The garden is ablaze in October, with berrying shrubs laden with brilliantly colourful jewels and trees turning every shade of crimson, copper and ochre. But winter isn’t far off now, so make sure your garden is tucked up and the harvest gathered in with our list of jobs to do this month.
- Plant new trees plus hardy shrubs and perennials while there is still warmth and moisture in the ground and the air temperature hasn’t dropped too low yet.
- Group pots of evergreens together with autumn- and winter-flowering bedding in a sheltered spot for a late-season colour boost to cheer you up on a chilly day.
- Put out additional feed for the birds: At this time of year there should be plenty of nuts and berries in the garden or nearby countryside to collect, and don’t forget to keep their water topped up too.
- Prepare for early frosts: Now is the time to move your tender plants (e.g. aquatic plants) into a frost-free environment such as the Greenhouse.
- Regularly rake up and clear any fallen autumn leaves: Though it may seem a frustrating task at times, the colourful leaves can be stacked (to encourage rotting) and then used to make leafmould which is an invaluable compost and soil conditioner!
- Start reducing your mowing frequency and set the blades high when you do: This month is the last chance to mow your lawns and trim your hedges in mild areas.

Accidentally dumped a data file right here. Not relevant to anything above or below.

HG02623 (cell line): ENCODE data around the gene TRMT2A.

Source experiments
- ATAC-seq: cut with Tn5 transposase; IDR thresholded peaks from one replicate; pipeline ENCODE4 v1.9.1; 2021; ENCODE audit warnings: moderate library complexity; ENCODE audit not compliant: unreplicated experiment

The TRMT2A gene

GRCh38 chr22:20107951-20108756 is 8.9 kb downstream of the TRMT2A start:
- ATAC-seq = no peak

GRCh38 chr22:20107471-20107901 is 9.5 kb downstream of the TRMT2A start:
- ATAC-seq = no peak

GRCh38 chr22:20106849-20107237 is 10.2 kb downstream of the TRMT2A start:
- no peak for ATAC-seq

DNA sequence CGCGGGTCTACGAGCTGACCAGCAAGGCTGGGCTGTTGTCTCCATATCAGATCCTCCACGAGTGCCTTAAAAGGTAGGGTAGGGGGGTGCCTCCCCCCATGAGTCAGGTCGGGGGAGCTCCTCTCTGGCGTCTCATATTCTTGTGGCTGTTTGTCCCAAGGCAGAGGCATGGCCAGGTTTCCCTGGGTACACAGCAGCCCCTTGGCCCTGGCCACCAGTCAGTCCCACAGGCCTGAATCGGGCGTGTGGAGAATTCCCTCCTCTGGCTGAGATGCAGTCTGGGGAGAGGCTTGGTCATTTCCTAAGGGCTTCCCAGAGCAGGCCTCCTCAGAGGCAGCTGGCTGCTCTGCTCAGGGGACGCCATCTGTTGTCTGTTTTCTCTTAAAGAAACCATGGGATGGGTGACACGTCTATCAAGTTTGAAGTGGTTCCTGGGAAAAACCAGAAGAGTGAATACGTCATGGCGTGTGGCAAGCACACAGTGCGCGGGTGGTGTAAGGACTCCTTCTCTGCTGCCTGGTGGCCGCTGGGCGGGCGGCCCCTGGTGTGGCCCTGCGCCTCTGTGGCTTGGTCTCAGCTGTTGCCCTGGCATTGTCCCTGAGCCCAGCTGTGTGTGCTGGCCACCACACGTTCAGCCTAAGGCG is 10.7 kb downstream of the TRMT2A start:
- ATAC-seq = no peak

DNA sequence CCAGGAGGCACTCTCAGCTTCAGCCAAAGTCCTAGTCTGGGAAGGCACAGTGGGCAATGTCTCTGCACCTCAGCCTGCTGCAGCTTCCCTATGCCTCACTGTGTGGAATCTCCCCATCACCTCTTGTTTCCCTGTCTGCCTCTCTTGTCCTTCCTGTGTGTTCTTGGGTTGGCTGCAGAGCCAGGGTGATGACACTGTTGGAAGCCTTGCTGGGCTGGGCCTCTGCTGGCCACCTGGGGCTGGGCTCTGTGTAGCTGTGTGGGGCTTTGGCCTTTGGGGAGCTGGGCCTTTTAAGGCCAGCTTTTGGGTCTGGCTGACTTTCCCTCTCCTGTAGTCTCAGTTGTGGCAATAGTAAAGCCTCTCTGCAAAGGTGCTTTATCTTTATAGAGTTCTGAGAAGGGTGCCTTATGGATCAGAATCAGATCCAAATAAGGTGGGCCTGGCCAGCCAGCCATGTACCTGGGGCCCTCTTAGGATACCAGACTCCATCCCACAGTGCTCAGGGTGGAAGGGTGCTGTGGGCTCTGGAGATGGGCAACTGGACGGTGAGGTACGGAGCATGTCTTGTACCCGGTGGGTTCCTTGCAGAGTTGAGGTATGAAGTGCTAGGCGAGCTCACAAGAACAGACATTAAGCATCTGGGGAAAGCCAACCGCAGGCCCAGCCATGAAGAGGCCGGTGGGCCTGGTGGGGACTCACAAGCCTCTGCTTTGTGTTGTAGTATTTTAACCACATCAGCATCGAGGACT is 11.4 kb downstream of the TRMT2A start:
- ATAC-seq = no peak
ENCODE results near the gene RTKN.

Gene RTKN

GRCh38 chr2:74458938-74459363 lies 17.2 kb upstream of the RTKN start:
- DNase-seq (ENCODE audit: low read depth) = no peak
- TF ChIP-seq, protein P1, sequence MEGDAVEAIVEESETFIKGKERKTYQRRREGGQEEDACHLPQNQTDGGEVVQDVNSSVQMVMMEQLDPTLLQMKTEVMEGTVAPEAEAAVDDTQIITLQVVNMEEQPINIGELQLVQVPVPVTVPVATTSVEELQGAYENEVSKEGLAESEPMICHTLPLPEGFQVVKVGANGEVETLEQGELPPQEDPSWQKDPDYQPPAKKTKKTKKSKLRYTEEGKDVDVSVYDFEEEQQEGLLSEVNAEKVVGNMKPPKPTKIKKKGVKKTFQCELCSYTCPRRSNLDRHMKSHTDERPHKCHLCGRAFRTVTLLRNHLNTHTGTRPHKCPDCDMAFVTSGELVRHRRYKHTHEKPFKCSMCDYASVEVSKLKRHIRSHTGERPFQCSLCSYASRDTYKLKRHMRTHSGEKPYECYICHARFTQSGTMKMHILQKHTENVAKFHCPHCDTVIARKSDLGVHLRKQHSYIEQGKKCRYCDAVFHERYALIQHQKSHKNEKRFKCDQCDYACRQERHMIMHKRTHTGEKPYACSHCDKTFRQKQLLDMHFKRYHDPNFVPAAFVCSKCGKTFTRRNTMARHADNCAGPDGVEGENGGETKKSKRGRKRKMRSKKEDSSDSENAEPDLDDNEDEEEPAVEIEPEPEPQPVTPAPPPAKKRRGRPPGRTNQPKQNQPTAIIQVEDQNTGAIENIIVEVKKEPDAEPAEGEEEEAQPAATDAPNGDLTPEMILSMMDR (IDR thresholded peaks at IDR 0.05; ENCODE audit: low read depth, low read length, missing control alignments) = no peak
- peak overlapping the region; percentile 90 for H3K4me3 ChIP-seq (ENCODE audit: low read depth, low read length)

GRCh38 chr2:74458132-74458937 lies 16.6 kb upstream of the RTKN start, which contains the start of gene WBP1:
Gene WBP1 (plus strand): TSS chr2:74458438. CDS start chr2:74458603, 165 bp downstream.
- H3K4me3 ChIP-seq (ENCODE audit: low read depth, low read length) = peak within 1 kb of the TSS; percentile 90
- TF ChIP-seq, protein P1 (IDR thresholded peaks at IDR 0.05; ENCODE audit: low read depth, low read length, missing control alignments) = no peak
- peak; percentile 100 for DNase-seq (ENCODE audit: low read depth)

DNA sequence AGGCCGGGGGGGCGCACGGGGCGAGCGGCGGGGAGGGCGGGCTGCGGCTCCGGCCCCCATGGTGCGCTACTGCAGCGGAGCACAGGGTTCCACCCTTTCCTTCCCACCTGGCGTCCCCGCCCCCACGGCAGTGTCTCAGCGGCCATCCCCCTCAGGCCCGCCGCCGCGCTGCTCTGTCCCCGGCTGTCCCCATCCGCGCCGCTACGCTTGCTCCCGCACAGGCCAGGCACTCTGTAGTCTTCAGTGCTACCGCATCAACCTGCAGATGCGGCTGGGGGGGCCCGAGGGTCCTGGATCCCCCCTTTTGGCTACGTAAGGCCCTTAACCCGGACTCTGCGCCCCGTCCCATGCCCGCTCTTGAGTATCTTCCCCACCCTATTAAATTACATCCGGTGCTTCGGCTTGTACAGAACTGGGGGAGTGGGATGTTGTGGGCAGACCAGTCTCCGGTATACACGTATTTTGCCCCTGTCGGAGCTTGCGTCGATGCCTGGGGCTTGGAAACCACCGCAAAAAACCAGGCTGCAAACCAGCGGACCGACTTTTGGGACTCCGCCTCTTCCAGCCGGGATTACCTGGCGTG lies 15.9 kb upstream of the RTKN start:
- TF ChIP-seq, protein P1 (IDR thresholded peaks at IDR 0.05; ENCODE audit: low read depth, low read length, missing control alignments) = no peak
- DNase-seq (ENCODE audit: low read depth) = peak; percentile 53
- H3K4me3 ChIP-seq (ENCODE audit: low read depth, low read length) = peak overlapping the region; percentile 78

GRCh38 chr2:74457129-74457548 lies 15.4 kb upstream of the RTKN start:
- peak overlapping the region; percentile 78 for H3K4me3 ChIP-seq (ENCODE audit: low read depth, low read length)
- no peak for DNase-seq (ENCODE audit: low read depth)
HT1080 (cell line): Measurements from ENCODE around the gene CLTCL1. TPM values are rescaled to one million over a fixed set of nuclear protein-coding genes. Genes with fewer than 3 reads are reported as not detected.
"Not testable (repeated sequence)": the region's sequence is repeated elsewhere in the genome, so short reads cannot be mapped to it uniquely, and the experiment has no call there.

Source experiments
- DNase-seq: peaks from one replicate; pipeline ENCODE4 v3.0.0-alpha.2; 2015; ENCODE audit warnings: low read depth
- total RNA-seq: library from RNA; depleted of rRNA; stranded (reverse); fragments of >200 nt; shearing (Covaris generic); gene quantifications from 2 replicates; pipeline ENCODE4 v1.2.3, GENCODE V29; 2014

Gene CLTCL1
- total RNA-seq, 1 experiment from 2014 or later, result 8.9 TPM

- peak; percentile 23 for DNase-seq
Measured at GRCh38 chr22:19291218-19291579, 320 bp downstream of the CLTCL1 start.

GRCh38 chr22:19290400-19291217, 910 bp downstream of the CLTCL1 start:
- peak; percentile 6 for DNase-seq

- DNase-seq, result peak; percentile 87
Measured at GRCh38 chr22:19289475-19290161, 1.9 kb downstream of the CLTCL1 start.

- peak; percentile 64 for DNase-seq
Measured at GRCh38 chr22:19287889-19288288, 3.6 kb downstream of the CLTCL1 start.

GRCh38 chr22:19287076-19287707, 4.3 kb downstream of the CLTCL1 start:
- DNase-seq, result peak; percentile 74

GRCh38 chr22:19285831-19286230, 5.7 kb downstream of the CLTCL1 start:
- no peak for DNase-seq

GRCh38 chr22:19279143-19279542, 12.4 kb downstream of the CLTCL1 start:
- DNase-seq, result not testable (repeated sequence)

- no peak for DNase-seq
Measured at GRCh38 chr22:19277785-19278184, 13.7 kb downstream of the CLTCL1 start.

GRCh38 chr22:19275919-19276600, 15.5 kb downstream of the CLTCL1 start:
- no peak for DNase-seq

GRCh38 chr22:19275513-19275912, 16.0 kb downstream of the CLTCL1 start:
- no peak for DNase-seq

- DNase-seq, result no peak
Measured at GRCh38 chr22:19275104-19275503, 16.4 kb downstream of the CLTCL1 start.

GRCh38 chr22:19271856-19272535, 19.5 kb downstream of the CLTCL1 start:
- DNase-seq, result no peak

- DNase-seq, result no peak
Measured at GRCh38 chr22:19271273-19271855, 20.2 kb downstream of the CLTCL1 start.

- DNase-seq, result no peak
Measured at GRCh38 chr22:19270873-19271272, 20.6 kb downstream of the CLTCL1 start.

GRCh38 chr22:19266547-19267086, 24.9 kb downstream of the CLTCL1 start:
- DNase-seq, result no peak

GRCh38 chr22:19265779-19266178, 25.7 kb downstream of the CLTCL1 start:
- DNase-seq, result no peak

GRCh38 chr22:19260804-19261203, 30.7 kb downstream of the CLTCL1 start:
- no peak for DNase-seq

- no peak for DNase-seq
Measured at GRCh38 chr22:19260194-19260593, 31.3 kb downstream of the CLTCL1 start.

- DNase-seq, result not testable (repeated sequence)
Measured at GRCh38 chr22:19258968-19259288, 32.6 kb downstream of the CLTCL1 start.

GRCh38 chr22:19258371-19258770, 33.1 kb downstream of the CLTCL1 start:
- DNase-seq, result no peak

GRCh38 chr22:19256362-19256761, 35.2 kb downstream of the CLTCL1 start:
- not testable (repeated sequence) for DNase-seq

- Sow sweet peas under cover five seeds to a 10cm pot in a cool greenhouse or cold frame, so they can germinate before the cold weather; you’ll get a head start on spring and earlier flowers next year.
- Plant spring-flowering bulbs from the eyecatching range on offer in the garden centre right now including daffodils, crocus, hyacinths, snowdrops and lots more.
- Divide perennials such as bergenia, hardy geraniums and phlox, lifting the entire clump and splitting it into smaller segments to keep them vigorous and healthy.
- Cure pumpkins and winter squashes somewhere warm and dry for up to two weeks, turning regularly so the sun can get at all parts of the skin to prepare them for winter storage.
- Apply grease bands to apple and pear tree trunks to prevent winter moth climbing up in to the trees to lay their eggs and you’ll stop their apple-munching larvae damaging your fruit next year.
- Sow hardy varieties of broad bean into deep root trainer modules and leave them in a cold frame to germinate; they’ll overwinter as seedlings and get going earlier in spring for harvesting by May.
- Potatoes, carrots and beetroots should be ready to be lifted and stored.
- Sow winter lettuce seeds in your Greenhouse: Ensure the Greenhouse is well-ventilated to relieve dampness throughout the upcoming soggy months.